To a reactor provided with a stirrer, a reflux condenser tube, and an inlet port for the radical generator (B), 900 parts by mass of Vac was added and then nitrogen was introduced into the reactor for inert gas purge. To a preparation container, 100 parts by mass of Vac, 0.24 parts by mass of cinnamic acid as the organic compound (A), and 1.34 parts by mass of V-70 as the radical generator (B) were added and dissolved, and then nitrogen was introduced for inert gas purge. The solution in the preparation container was added to the reactor, and then heated to have the temperature inside the reactor at 40° C. and stirred. Sampling was appropriately performed and the progress of the polymerization was checked from the solid concentration. When the conversion of Vac reached 8.4 mass %, 115.10 parts by mass of DMAA was added. At the conversion of 8.4 mass %, the number-average molecular weight (Mn) of the polymer was 114,600. The calculated molar ratio (Y/A) was 8100. Subsequently, heating and stirring were carried out to check the progress of the polymerization from the solid concentration and also to perform GPC measurement and 1H-NMR measurement of the sampled polymer, and when the total conversion of VAc and DMAA reached 19.9 mass %, 1.31 parts by mass of 1,1-DPEt was added as a polymerization inhibitor. At this point, the number-average molecular weight (Mn) was 145,000. The reactor was connected to a vacuum line, and unreacted VAc was azeotropically removed while adding methanol to obtain a methanol solution of the vinyl acetate-based block copolymer. Details are shown in Table 2. The content of the DMAA units was 6 mol % in the vinyl acetate-based block copolymer thus obtained, and the content of the DMAA units was 20 mol % in the copolymer block containing the VAc units and the DMAA units.

Saponification Step

Then, saponification reaction was carried out in the same manner as that in Example 2 to obtain a vinyl alcohol-based block copolymer in white. Details are shown in Table 2.

Example 20 Polymerization Step

To a reactor provided with a stirrer, a reflux condenser tube, and an inlet port for the radical generator (B), 900 parts by mass of VAc was added and then nitrogen was introduced into the reactor for inert gas purge. To a preparation container, 100 parts by mass of VAc, 0.24 parts by mass of cinnamic acid as the organic compound (A), and 1.34 parts by mass of V-70 as the radical generator (B) were added and dissolved, and then nitrogen was introduced for inert gas purge. The solution in the preparation container was added to the reactor, and then heated to have the temperature inside the reactor at 40° C. and stirred. Sampling was appropriately performed and the progress of the polymerization was checked from the solid concentration. When the conversion of VAc reached 7.4 mass %, 113.95 parts by mass of MAn was added. At the conversion of 7.4 mass %, the number-average molecular weight (Mn) of the polymer was 74,400. The calculated molar ratio (Y/A) was 8100. Subsequently, heating and stirring were carried out to check the progress of the polymerization from the solid concentration and also to perform GPC measurement and 1H-NMR measurement of the sampled polymer, and when the total conversion of VAc and MAn reached 18.1 mass %, 1.31 parts by mass of 1,1-DPEt was added as a polymerization inhibitor. At this point, the number-average molecular weight (Mn) was 100,800. The reactor was connected to a vacuum line, and unreacted VAc was azeotropically removed while adding methanol to obtain a methanol solution of the vinyl acetate-based block copolymer. Details are shown in Table 2. The content of the MAn units was 8 mol % in the vinyl acetate-based block copolymer thus obtained, and the content of the MAn units was 13 mol % in the copolymer block containing the VAc units and the MAn units.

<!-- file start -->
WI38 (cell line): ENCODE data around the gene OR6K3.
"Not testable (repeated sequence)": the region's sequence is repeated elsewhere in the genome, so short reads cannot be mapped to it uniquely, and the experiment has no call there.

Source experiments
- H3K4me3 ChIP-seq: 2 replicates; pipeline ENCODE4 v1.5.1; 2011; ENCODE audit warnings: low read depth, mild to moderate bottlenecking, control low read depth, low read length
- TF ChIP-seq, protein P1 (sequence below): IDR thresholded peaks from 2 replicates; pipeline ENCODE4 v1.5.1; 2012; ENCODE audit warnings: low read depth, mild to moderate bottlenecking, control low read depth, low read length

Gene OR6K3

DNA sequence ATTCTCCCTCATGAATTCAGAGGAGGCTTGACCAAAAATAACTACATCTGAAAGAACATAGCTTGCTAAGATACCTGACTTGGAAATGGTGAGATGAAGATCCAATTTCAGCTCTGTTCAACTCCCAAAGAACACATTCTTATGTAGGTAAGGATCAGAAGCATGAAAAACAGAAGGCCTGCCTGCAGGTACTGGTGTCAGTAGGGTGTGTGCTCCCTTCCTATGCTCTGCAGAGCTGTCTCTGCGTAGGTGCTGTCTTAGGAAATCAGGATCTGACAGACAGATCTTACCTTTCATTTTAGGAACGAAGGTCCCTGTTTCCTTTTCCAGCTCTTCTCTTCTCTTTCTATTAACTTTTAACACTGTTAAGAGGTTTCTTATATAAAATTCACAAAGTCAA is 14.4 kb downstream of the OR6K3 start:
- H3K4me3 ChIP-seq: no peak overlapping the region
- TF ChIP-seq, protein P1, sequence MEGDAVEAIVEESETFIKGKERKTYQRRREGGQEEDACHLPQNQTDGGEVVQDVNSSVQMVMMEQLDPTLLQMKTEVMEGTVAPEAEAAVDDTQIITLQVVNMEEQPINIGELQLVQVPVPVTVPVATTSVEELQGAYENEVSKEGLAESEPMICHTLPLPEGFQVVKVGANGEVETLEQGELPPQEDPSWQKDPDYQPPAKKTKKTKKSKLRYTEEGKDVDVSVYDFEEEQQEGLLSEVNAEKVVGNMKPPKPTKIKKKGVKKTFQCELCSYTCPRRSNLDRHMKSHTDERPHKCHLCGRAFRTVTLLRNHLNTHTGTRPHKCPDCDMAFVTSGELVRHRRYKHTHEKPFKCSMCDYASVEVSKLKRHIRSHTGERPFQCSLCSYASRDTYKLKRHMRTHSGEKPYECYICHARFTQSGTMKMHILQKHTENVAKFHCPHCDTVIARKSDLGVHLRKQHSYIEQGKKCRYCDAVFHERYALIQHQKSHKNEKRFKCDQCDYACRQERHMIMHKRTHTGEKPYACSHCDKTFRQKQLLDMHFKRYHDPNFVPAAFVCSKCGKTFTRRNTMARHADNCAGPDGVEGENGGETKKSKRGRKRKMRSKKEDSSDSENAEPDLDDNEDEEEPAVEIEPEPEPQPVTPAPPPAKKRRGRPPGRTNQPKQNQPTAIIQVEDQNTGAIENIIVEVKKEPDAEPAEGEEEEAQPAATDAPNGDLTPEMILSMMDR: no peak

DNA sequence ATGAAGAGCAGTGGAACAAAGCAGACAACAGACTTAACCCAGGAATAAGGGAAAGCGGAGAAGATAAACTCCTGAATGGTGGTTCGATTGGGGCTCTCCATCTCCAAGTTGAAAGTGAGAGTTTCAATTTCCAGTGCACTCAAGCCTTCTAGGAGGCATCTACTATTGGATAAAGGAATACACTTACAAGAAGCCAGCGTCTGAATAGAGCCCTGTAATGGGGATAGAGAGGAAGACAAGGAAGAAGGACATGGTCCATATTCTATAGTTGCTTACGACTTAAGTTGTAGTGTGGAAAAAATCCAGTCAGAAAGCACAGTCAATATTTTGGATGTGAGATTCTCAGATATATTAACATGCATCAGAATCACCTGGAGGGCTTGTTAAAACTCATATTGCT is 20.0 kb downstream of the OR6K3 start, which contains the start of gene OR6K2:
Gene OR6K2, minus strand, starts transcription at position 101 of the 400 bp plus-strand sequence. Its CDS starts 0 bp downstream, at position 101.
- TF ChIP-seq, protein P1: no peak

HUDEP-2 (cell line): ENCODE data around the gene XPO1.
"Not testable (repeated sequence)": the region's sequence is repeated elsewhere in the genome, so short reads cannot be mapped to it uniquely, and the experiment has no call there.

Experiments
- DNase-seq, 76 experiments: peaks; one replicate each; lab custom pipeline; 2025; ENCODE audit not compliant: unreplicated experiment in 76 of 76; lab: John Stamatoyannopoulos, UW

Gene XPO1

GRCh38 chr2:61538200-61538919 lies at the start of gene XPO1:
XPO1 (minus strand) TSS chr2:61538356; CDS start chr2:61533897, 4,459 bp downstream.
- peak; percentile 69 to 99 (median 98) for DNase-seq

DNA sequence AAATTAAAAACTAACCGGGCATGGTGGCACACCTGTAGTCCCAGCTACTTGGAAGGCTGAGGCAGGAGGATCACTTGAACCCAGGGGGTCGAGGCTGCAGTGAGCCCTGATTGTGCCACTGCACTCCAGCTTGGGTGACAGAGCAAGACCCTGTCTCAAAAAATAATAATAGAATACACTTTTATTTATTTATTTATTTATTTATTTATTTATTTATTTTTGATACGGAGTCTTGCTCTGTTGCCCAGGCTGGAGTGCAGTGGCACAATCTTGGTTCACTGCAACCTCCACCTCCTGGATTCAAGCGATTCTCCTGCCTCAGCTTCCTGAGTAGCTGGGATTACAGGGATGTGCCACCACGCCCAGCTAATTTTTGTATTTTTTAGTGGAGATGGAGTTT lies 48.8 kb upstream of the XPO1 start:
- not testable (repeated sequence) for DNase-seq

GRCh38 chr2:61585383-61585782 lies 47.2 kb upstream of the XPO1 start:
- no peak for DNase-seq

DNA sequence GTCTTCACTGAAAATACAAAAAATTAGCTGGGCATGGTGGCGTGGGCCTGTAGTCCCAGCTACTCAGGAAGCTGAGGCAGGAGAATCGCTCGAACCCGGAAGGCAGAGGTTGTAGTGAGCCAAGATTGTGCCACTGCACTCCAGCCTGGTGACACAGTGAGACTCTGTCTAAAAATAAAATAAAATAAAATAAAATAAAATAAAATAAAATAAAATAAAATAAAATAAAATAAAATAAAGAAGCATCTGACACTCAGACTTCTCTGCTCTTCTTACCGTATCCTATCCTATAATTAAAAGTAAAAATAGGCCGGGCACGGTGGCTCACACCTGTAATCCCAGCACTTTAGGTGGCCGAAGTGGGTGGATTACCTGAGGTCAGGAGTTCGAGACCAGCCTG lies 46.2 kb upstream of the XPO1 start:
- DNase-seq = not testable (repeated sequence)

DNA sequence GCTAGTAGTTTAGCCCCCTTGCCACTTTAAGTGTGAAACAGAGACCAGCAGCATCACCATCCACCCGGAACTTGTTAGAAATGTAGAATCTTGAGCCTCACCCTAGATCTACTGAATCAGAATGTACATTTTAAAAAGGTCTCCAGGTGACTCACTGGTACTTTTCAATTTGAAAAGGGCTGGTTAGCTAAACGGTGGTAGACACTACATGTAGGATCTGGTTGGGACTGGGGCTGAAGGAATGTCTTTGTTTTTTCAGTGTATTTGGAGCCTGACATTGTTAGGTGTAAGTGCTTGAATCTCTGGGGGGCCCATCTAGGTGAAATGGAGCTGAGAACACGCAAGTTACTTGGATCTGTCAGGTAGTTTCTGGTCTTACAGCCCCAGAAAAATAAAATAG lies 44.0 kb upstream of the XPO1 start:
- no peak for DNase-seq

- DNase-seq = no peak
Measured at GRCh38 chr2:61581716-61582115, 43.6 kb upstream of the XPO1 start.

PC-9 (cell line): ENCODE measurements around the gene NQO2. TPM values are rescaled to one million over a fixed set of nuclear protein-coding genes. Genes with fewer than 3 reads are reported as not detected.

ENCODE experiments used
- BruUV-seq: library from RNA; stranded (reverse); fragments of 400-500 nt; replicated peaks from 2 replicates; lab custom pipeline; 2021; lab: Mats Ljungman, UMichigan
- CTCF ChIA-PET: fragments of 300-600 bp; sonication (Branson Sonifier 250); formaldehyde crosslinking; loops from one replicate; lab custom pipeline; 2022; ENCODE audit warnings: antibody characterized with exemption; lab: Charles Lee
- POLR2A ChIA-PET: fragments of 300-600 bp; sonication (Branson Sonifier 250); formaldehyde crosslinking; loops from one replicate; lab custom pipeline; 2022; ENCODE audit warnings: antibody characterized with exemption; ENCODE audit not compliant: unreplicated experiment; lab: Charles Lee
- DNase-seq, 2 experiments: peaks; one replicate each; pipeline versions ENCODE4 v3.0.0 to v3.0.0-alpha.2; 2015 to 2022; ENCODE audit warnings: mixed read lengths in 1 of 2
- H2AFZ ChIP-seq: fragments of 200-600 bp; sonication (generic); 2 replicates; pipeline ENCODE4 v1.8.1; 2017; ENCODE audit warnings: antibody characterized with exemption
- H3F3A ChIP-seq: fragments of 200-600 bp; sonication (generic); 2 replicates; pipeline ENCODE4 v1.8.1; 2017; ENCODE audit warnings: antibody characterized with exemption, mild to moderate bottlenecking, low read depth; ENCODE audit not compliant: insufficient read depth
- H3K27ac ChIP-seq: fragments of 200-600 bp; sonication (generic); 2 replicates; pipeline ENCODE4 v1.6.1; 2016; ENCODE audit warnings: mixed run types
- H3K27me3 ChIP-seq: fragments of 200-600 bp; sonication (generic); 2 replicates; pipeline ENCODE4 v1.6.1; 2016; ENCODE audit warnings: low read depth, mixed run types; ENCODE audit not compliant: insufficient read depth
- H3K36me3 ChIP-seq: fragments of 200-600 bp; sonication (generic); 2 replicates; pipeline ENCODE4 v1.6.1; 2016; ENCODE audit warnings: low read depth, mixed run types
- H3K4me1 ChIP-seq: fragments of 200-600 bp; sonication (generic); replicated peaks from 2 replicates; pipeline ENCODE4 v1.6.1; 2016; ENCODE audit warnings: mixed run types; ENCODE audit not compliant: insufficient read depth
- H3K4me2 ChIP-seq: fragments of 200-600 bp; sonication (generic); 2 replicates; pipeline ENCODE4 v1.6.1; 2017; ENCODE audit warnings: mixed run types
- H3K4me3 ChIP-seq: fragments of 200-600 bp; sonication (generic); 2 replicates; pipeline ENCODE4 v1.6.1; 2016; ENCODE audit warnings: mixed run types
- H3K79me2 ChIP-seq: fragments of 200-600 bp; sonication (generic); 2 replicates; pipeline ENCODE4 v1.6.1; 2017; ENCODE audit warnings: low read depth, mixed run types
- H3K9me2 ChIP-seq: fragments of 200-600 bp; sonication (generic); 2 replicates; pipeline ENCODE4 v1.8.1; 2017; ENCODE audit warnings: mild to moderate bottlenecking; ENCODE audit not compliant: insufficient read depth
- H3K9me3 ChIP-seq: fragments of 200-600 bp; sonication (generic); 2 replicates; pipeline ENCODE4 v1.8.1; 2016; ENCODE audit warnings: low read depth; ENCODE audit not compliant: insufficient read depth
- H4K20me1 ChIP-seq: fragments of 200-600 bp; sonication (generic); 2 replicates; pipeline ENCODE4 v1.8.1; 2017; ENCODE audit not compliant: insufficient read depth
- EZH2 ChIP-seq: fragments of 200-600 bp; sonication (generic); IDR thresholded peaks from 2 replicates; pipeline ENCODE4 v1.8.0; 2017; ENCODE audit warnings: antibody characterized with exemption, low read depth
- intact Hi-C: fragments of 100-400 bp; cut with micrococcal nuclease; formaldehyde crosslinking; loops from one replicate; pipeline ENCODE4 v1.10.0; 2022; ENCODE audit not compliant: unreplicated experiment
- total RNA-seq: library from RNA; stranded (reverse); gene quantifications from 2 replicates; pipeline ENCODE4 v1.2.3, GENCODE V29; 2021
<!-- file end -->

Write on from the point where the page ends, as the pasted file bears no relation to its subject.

Saponification Step

Then, saponification reaction was carried out in the same manner as that in Example 2 to obtain a vinyl alcohol-based block copolymer in white. Details are shown in Table 2.

Example 21 Polymerization Step